Jan 092014

Leprechaun posterWhen the Irish came over to America, I’m sure they were surprised to learn that Native Americans had a version of the leprechaun in their lore.  And there are many similarities.

Despite colonial biases, the Cherokee did not copy the Irish Leprechaun.  The Cherokee Yunwi Tsunsdi (Little People) was part of ancient legend and myth.  As Will Rogers might have said, “The Little People didn’t come over with the colonists, they met the boat.”

These interesting “Little People” figure prominently in many old Cherokee stories, including origin stories.  They were probably introduced to non-native Americans by James Mooney in his monumental work “Myths of the Cherokee” published in 1900.  The Cherokee medicine man, Swimmer, related to him the following:

Oct 312013

          The raven, the largest bird in the Crow family, also carries the largest brain in the bird world.  It has captured the imagination of all cultures in all times and has become an integral part of folklore.  Perhaps it’s the raven’s eyes—so human looking, so inquisitive, so devious.  Perhaps it is the raven’s association with carcasses and death that contributes to the fear and often revulsion we have for them.  Perhaps it is the cleverness of this highly intelligent creature.  It is hard to rate the intelligence of non-linqual creatures.  But those who have studied Corvids place them at the top of the bird world, on a par with coyotes and wolves, and many other intelligent mammals.

Oct 242013

It seems that in ancient cultures and all around the world, the raven has played an important role in their lore.  It is the largest of the Crow family and has the largest brain of any bird.  It is renown for its cunning and problem-solving ability.  In this series, I want to explore this amazing bird and the place it holds in cultures.

G - Raven on the Standing Stone


[Read full article]

May 162013

Part 1: Nûñ’yunu’wï

Voodoo Devil


Mankind seems to have an inherent fascination with witchcraft.  From Merlin in King Arthur’s court to Voo Doo in the Carribean it is celebrated in some cultures and, as with the Salem Witches, denounced by others.  The Cherokee had their share of witches.  Sometimes the difference between a witch and a medicine man was a very fine line.  But the distinction was important because the medicine man was revered, but the witch was reviled.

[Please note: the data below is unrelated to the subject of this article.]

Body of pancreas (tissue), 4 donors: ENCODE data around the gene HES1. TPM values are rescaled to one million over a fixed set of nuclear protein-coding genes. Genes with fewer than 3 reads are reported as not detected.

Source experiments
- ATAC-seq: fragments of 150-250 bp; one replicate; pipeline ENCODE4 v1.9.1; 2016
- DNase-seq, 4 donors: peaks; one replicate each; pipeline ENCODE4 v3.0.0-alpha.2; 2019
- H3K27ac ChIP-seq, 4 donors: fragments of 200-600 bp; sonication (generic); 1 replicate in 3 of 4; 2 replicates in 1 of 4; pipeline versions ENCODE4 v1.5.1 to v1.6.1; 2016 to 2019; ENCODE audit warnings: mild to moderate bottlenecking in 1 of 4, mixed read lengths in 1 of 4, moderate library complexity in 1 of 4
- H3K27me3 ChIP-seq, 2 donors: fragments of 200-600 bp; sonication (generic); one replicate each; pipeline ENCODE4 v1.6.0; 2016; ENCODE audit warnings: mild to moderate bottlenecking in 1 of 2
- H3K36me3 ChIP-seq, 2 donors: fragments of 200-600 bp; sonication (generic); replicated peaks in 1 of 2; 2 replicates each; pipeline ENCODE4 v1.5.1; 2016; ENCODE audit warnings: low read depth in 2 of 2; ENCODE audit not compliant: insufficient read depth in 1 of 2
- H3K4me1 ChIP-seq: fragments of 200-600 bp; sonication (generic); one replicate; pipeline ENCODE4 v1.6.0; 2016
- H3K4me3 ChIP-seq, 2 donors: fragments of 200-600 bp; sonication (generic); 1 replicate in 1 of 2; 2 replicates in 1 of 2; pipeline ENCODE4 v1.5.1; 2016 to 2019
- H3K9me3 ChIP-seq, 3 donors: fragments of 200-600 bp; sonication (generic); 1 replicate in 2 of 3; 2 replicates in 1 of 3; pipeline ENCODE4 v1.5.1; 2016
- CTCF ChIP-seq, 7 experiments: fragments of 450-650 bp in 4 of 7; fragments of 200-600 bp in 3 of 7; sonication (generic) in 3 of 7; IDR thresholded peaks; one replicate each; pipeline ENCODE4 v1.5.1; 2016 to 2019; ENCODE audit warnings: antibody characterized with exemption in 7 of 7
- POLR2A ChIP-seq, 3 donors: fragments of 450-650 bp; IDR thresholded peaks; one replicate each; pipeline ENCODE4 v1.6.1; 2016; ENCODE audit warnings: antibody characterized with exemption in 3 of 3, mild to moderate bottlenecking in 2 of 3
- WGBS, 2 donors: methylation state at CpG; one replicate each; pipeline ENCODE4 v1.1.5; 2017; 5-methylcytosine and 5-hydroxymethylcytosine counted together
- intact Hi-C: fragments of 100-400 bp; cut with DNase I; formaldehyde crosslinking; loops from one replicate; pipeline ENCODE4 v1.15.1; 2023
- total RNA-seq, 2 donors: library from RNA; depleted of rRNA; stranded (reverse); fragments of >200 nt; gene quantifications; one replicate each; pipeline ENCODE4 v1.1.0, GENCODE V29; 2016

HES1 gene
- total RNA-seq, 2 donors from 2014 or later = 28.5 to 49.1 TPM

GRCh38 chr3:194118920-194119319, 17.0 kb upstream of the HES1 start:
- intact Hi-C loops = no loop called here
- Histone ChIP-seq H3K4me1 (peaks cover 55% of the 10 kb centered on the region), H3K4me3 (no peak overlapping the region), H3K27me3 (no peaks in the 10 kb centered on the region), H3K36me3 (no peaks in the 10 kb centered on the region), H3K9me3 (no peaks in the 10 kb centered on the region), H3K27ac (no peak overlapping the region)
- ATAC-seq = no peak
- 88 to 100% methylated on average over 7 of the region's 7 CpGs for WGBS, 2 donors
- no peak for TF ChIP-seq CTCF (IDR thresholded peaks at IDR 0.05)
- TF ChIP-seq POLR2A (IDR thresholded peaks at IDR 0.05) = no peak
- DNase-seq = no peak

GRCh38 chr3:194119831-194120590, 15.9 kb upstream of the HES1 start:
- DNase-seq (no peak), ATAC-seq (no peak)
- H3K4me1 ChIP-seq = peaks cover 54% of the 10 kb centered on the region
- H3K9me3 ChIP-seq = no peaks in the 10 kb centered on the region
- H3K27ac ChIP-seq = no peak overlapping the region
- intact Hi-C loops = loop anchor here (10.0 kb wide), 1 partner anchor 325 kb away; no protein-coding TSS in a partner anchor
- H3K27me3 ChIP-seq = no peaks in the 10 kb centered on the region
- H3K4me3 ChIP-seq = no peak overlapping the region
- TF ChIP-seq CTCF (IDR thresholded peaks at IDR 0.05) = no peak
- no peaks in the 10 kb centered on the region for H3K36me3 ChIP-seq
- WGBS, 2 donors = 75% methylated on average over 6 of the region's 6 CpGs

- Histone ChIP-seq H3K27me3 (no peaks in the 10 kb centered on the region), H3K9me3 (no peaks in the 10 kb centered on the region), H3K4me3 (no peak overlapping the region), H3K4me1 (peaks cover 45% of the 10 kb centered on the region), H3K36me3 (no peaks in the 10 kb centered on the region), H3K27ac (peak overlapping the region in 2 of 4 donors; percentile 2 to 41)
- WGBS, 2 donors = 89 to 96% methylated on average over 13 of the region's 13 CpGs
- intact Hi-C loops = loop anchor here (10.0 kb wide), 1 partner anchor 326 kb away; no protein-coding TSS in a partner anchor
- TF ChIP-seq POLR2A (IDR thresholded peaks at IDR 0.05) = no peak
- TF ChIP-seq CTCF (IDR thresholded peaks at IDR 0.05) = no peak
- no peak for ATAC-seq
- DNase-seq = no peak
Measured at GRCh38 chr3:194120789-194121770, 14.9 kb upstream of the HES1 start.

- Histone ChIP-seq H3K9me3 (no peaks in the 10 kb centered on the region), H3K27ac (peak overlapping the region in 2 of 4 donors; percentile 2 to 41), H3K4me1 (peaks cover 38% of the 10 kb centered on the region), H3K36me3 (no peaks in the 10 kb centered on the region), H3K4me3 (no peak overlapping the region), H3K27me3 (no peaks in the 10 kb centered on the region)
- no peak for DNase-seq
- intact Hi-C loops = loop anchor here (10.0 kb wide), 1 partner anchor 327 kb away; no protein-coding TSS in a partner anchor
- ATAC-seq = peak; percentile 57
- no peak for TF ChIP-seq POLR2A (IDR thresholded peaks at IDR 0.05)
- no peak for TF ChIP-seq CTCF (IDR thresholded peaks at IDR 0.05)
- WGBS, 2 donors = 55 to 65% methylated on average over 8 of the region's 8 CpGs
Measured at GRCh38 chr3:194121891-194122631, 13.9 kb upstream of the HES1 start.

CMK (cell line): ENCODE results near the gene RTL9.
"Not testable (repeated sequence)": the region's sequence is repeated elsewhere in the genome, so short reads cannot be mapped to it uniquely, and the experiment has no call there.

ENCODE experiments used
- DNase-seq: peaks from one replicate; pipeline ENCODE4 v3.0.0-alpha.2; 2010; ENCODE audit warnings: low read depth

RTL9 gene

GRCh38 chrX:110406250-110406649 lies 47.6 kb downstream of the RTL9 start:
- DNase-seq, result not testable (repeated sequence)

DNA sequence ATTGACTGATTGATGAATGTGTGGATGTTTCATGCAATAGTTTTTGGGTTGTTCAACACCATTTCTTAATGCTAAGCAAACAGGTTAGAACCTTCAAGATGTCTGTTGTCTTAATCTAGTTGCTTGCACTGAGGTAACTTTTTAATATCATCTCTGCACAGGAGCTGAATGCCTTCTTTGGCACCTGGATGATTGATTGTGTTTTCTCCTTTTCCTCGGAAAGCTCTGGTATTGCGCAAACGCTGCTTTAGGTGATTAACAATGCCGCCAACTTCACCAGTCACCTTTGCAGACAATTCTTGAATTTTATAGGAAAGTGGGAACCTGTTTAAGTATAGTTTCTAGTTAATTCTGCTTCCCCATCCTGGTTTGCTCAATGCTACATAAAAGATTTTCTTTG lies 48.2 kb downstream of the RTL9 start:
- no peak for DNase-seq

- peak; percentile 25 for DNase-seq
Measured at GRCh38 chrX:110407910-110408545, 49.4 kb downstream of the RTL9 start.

Apr 302012
It seems that all cultures have practitioners of the dark arts!  Witches have played a big part in American history.  The most famous were perhaps the Salem Witches.  Witches and wizards also played an important role in Native American culture.  Following is an excerpt from the Nineteenth Annual Report of the Bureau of American Ethnology 1897-98, Part I. [1900] written by James Mooney.
“Of all the Cherokee wizards or witches the most dreaded is the Raven Mocker (Kâ’lanû Ahkyeli’skï), the one that robs the dying man of life. They are of either sex and there is no sure way to know one, though they usually look withered and old, because they have added so many lives to their own.
At night, when some one is sick or dying in the settlement, the Raven Mocker goes to the place to take the life. He flies through the air in fiery shape, with arms outstretched like wings, and sparks trailing behind, and a rushing sound like the noise of a strong wind. Every little while as he flies he makes a cry like the cry of a raven when it “dives” in the air–not like the common raven cry–and those who hear are afraid, because they know that some man’s life will soon go out. When the Raven Mocker comes to the house he finds others of his kind waiting there, and unless there is a doctor on guard who knows bow to drive them away they go inside, all invisible, and frighten and torment the sick man until they kill him. Sometimes to do this they even lift him from the bed and throw him on the floor, but his friends who are with him think he is only struggling for breath.
After the witches kill him they take out his heart and eat it, and so add to their own lives as many days or years as they have taken from his. No one in the room can see them, and there is no sear where they take out the heart, but yet there is no heart left in the body. Only one who has the right medicine can recognize a Raven Mocker, and if such a man stays in the room with the sick person these witches are afraid to come in, and retreat as soon as they see him, because when one of them is recognized in his right shape he must die within seven days.
… The other witches are jealous of the Raven Mockers and afraid to come into the same house with one. Once a man who had the witch medicine was watching by a sick man and saw these other witches outside trying to get in. All at once they heard a Raven Mocker cry overhead and the others scattered “like a flock of pigeons when the hawk swoops.” When at last a Raven Mocker dies these other witches sometimes take revenge by digging up the body and abusing it.”
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